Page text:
Glossary of Audiobook Terminology

Glossary of Audiobook TerminologyWhen it comes to audiobooks, there is a lot of terminology that is bantered about. It can get confusing for anyone!

Below is a glossary of common terms that you may hear or read about, and what they mean. If you’d like to suggest additions or corrections to the list below, please drop me a line.

Abridged Audiobook – A shortened version of the full book, edited down to maintain the important elements of the plot, characters and style of writing. A professionally condensed version of a novel should flow seamlessly so you wouldn’t even know it was abridged if they hadn’t told you.

Audie Awards (or The Audies) –  The Oscars for audiobooks! The Audies are highly-regarded annual awards presented by the Audio Publishers Association (APA) in the USA. Nominations are announced early in the year, with the awards ceremony taking place in the middle of the year. Awards are given out across a range of fiction and non-fiction categories including awards for the best male and female narrators. Find out more from the APA website.

Audio Original – This usually refers to an audio recording that was not published in print or eBook first. It was written and produced specifically for audio, although a printed or eBook version may be published at a later date.

Audio Play (can also be referred to as a Full-Cast Audiobook, Movie for your Mind or Radio Play) – This kind of audiobook is like a movie without the picture. It is usually acted out by multiple actors with a full range of sound effects and is underscored by music. While some audio plays may also include a narrator (just as some films have a narrator), most do not. Radio Plays are usually those which have been made specifically for radio broadcast, so they may include breaks in the action for a radio station to insert station promos or advertising.

Books on Tape (may also be called Talking Books or Audiobooks) – The term Audiobook was adopted as the new industry standard in 1994 by the Audio Publishers Association in the USA because a generic term was needed to represent all the different formats that are now available to us, including audio cassettes, LPs, CDs and digital formats. Before then, audiobooks were often called Talking Books and, when cassettes started to get used, they became commonly known as Books on Tape.

Enhanced Audiobook – These kinds of audiobooks generally sit somewhere between a Single-Voiced Audiobook and an Audio Play. They can vary quite significantly, depending on how they’ve been enhanced, but the most common enhancements are to include some sound effects and/or some music to underscore certain scenes. Some enhanced audiobooks may also include multiple narrators.

Multi-Voiced Audiobook – These are similar to a Single-Voiced Audiobook except there is more than one narrator. This technique is often used when a story is told from multiple viewpoints. A different reader will be used for each viewpoint to make it clearer to the listener.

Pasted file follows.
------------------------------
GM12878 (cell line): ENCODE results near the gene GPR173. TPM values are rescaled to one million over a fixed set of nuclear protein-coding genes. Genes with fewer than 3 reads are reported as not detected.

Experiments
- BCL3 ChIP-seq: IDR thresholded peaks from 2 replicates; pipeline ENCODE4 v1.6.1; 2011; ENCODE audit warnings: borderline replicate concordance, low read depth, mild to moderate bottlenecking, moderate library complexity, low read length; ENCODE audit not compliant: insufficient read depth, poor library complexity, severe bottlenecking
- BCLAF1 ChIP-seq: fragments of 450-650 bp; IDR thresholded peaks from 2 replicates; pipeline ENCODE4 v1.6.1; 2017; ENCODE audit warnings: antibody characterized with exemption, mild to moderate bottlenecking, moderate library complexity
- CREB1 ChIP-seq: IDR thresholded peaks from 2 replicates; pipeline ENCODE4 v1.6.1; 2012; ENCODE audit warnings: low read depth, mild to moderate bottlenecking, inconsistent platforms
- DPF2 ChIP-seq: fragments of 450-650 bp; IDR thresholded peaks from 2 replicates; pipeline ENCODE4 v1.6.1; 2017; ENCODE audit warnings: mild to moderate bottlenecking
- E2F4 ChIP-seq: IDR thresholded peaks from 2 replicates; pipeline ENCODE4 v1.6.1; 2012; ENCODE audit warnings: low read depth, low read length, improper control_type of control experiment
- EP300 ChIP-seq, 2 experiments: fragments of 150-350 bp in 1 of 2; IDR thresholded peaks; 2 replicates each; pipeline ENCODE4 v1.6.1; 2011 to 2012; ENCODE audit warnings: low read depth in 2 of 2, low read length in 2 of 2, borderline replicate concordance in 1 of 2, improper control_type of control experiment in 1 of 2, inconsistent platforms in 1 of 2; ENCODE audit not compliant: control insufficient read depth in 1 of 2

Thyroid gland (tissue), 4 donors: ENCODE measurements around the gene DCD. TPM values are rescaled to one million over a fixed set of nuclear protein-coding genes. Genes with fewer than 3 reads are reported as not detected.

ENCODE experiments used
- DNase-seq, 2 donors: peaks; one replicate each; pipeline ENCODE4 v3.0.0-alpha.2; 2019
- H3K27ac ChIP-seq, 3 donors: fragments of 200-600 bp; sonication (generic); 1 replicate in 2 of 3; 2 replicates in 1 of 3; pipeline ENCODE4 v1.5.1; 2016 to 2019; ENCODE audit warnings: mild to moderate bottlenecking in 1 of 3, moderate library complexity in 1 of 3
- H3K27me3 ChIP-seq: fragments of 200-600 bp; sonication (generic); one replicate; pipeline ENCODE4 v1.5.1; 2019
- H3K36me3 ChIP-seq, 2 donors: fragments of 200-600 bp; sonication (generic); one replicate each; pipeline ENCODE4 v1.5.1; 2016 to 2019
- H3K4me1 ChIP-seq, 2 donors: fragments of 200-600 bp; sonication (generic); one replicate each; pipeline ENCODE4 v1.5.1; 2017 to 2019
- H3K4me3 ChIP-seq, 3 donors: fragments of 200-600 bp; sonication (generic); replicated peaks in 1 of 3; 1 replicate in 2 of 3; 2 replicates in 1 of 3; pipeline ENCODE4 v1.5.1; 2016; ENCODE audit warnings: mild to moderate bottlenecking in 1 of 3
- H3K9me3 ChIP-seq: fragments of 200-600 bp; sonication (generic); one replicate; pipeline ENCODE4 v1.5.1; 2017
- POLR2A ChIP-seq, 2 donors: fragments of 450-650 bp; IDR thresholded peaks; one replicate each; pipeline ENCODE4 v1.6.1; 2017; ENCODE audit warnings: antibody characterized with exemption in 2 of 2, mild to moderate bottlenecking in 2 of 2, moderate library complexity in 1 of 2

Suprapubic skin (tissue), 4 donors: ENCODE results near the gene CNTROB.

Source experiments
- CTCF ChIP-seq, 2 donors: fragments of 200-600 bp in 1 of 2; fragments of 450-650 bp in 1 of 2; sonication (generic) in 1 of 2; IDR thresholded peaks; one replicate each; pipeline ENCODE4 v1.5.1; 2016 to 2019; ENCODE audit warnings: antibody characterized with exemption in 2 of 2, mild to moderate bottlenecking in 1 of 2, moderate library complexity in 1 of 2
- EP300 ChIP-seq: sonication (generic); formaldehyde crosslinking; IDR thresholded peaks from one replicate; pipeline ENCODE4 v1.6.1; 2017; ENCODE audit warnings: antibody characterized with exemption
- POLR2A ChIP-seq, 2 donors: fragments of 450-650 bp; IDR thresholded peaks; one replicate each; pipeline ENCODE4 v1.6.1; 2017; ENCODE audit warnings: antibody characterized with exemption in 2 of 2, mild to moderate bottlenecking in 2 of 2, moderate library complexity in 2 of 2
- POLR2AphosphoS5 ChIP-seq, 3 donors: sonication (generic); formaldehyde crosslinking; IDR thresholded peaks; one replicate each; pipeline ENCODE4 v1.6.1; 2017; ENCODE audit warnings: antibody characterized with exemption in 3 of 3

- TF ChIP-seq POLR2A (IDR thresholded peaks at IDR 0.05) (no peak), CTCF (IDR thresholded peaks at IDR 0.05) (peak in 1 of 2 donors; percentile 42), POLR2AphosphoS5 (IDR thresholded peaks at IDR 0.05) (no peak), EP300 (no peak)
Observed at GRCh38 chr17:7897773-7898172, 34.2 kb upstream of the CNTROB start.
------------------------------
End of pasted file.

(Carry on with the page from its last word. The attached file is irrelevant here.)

Narrated By (or Performed By) – This is the person or people who you will be listening to when you start your audiobook. The term Performed By seems to be becoming increasing popular as professional readers continue to move away from the more traditional style of plain narration that many old audiobooks use and, instead, endeavour to enliven their reading by adding character voices, accents and personality quirks. In other words, they are putting on a performance for you just as much as they are reading the prose in between the dialogue.

Radio Play – These are stories that have specifically been recorded for a radio broadcast. Often, they can include breaks in the action so radio stations can insert station promotions and/or advertising. In the past, full-cast audio dramas with sound effects and music were almost always called Radio Plays, but in today’s digital age, these same kinds of productions are being made as podcasts, direct downloads or for sale as full-cast audio productions. In other words, ‘radio plays’ are no longer exclusive to radio broadcasts and are therefore often referred to as Audio Plays instead.

Single-Voiced Audiobook – This is the default for audiobooks. They are books narrated by a single reader with no other bells or whistles. A good reader will provide character voices, accents and changes in pace to enhance the storytelling, but their reading is usually not accompanied by any extras, like sound effects or music, unless it’s required for the story.

Talking Books (may also be called Books on Tape or Audiobooks) – The term Audiobook was adopted as the new industry standard in 1994 by the Audio Publishers Association in the USA because a generic term was needed to represent all the different formats that are now available to us, including old cassettes, LPs, CDs and digital formats. Before then, audiobooks were often called Talking Books and, when cassettes started to get used, they were commonly known as Books on Tape.

Unabridged Audiobook – An unabridged audiobook is one that is an audio adaptation of the complete original work. There have been no cuts or changes so you get the full story, as it was written, allowing you to follow along if you also have the printed or eBook version.

An example of both an Unabridged and an Abridged version of the same novel listed in Audible. Notice the difference in run time.
ABOVE: An example of both an Unabridged and an Abridged version of the same novel listed in Audible.

Whispersync – Exclusive to Amazon and Audible, Whispersync technology pairs your Audible audiobook with the matching Kindle eBook to allow you to switch back and forth seamlessly between reading and listening… or doing both simultaneously if you like to read along with the audiobook. Find out more from the Audible website.

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